I finally did it… I went hunting for the first time – ever. Expectations were high (my own) that I would have a successful first hunt; and I suppose in all ways besides bagging a deer, my hunt was successful. For one thing, I did it!
It wasn’t easy waking up on a Saturday morning at 0445, especially given I went to bed after 2300. My clothes had all been placed out Friday night, so all I had to do was get dressed. But even attire required some thought. Camo or jeans? Long sleeve or short? Is there orange in my wardrobe? Ended up wearing BDU pants, black boots, and a Mossy Oak long sleeved tee, enough to cover my arms from mosquitoes and poison ivy but not so much I’d be perspiring. I remembered I had been sent a hunting vest for one of my memberships, possibly Ducks Unlimited, and it’s reversible with a very orange interior. Then came the biggest decision of all; which ball cap to wear (I have an extensive collection). I chose my camo Women in the Outdoors (WITO) hat, in case I had a photo op with a deer; to support the WITO program and women hunting.
I was hunting on a friend’s property and he suggested I carry a sidearm, for self-protection (not from him) or on the rare chance the deer did not expire immediately from the swift blow of my arrow. John also suggested I create a sling for my crossbow as I had to climb up into the tree stand. My chiropractor, an avid hunter, said there should be a rope to pull up my weapon, but John had never installed one. Thank goodness for over-the-shoulder luggage straps and lightweight carabiners. I made a makeshift sling to lay the crossbow over my shoulder and back as I climbed. I had my Taurus G2 Millennium 9mm tucked in my leg holster. Around my neck I wore my Nikon camera; I was determined to shoot something, even if just a photo.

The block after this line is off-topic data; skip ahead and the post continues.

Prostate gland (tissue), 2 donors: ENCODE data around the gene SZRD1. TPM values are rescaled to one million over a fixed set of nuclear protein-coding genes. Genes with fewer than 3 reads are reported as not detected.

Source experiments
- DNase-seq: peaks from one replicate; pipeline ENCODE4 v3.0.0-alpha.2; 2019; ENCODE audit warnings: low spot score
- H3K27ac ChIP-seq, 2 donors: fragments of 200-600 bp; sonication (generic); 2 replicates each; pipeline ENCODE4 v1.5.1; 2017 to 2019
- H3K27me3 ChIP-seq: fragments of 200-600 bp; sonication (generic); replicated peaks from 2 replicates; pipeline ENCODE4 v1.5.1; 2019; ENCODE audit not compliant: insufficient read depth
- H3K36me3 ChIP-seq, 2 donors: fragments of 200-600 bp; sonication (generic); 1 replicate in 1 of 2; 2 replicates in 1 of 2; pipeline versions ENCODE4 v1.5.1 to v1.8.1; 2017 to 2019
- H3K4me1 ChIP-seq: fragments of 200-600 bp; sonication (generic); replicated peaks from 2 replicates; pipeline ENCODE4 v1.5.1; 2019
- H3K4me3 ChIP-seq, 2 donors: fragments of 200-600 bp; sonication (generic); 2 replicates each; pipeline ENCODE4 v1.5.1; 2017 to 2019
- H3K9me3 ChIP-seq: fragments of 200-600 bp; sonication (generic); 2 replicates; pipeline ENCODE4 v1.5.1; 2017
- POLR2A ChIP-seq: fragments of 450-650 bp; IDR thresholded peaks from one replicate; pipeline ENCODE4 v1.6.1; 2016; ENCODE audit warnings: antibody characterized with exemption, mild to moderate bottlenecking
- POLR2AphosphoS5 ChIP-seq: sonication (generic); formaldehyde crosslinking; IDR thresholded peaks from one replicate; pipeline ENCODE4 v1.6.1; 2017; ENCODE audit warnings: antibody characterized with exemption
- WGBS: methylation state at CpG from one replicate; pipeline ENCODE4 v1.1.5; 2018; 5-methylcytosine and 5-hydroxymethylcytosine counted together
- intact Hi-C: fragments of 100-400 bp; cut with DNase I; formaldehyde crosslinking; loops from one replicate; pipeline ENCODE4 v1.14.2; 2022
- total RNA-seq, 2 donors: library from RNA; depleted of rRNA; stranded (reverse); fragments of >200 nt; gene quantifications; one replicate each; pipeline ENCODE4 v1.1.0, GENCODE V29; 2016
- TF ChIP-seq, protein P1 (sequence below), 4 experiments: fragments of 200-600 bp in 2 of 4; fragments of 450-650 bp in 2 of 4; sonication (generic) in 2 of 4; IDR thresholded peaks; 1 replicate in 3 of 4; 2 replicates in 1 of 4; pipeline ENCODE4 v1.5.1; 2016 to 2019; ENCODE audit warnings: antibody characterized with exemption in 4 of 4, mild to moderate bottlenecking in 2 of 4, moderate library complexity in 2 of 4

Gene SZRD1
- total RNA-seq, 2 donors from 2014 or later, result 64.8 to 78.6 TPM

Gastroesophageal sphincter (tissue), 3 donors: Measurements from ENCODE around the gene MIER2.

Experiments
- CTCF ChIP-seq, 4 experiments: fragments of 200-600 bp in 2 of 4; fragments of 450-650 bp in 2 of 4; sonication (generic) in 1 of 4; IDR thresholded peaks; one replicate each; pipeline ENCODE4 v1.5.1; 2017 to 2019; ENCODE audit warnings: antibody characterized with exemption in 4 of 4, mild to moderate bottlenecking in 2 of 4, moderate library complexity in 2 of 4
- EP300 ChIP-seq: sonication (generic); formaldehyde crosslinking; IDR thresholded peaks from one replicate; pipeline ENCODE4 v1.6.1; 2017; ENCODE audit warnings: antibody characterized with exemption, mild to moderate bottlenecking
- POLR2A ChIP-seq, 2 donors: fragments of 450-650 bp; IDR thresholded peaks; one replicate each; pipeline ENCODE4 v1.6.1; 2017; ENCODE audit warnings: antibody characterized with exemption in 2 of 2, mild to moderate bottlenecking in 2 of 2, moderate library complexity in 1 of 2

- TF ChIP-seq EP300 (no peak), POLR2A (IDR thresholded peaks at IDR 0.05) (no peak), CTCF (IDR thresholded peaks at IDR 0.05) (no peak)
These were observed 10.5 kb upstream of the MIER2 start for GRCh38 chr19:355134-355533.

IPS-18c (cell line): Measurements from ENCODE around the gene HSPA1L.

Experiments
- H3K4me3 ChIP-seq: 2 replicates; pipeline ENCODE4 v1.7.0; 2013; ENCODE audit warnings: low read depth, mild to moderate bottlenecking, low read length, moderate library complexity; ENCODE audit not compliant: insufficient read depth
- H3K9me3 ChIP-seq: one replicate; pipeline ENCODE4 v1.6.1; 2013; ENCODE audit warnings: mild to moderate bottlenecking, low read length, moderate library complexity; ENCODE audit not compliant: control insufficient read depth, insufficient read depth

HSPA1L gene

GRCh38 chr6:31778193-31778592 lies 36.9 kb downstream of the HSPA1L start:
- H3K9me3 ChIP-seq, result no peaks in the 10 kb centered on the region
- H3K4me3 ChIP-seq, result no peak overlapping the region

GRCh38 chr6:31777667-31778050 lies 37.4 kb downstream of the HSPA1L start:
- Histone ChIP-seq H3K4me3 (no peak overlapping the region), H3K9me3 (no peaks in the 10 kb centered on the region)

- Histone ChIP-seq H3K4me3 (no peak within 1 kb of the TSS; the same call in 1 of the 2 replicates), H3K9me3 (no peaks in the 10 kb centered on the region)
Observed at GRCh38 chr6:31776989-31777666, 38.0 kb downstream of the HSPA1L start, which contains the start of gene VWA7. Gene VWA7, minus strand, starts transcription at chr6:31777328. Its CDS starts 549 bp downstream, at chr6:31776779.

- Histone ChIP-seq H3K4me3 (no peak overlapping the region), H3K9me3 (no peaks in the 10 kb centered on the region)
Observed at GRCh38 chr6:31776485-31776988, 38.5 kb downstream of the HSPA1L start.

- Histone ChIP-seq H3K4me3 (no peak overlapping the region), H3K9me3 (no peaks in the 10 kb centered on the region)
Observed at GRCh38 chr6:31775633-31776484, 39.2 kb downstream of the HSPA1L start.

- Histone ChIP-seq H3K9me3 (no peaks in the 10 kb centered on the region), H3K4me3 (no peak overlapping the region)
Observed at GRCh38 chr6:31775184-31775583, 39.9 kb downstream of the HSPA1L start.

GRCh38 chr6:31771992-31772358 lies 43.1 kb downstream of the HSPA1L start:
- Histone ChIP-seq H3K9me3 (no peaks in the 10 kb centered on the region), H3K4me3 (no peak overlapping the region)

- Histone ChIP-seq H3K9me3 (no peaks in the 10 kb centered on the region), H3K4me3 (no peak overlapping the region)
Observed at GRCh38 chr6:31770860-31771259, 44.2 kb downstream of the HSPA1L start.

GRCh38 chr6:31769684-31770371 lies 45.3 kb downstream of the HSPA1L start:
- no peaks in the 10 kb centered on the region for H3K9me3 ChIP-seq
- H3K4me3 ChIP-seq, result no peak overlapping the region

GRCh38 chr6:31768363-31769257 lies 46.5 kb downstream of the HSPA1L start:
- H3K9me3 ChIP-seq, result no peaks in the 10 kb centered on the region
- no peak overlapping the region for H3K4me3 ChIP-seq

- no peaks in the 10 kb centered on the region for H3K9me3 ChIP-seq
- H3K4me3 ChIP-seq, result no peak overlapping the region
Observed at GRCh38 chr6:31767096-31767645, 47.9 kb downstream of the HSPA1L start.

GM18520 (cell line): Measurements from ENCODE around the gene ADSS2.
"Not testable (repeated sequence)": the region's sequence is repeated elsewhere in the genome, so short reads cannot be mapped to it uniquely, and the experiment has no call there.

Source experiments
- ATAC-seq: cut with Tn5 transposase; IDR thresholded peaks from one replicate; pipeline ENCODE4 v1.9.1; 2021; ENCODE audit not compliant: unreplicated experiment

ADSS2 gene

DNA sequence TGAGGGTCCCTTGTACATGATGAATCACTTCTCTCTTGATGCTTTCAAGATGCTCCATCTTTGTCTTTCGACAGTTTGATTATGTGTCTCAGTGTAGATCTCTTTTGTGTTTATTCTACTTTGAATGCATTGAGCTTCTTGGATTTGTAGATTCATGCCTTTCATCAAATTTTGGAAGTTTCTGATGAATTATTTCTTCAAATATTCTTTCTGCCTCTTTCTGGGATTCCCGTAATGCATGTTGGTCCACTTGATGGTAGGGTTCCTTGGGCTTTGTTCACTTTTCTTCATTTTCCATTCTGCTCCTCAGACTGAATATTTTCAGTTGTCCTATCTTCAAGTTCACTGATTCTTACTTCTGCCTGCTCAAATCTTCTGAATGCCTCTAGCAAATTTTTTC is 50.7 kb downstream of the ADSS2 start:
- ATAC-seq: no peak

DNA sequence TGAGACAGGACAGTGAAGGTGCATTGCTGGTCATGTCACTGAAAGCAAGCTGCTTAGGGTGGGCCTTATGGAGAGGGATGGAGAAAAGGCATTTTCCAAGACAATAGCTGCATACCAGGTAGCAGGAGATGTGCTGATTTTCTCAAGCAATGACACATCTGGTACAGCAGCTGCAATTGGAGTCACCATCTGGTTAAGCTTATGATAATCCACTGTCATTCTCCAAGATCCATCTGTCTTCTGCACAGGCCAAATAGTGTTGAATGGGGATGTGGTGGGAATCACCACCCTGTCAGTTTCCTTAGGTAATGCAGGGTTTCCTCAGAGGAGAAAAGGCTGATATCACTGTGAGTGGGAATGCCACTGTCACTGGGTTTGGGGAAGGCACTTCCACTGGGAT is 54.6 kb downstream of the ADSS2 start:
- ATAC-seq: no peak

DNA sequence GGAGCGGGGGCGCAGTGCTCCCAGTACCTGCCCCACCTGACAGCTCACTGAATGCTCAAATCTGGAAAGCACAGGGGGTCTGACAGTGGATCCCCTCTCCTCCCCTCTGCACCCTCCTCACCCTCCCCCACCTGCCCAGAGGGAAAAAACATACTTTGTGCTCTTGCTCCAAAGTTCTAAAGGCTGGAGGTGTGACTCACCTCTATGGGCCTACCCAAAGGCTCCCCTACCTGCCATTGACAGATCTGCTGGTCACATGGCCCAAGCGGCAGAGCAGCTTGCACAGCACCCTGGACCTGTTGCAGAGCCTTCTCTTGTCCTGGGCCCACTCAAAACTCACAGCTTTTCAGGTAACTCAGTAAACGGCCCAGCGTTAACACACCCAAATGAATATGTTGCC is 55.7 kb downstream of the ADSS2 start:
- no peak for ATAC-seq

What made the hunt successful, despite the lack of any target to shoot at (at 0800 I saw one whitetail rump disappearing into the tree grove), was the amazing experience of sunrise in the woods. Initially, the sky was so black that I could see all the stars; something that doesn’t happen in an urban or suburban setting. Then I was able to watch the sky slowly lighten. The woods came alive; birds started singing and announcing the dawning of a new day. There were so many types of bird calls I couldn’t identify them all; but I heard wild turkeys, woodpeckers, and saw a cardinal. At times a breeze would gather and ruffle the leaves such that it sounded like a gentle rain, though no clouds could be seen above. As dawn intensified, the fish in the pond on property started splashing for their food. The temperature changed multiple times, becoming cooler, than warmer… and the smell of the forest changed. Morning has a smell!
It was a fantastic, spiritual experience, and I was proud of myself for climbing the tree stand and remaining in it for 3.5 hours. I learned that I’m not so afraid of heights if it’s dark and I cannot see the ground. John assured me the stand was only 12 feet high in the tree, but my eyes are five feet higher than that… so it was intimidating, especially climbing up with a prosthetic shoulder (70% disability in my left arm) and arthritic knees. But my son will attest to my forced courage in the face of a challenge.
I’m sure there is something to be said for hunting and bagging your game, and I hope to find that out tonight when I go back out for an evening hunt. But just being out in nature, when the earth seems still, and then witnessing the reawakening of life as the sun rises, is a mystical experience. I am delighted that I finally got to hunt, even if I had to wait until I was 52 to start.
(This essay was originally published 20 September 2014 on Facebook by Sara Crusade – GalHunterMidlife)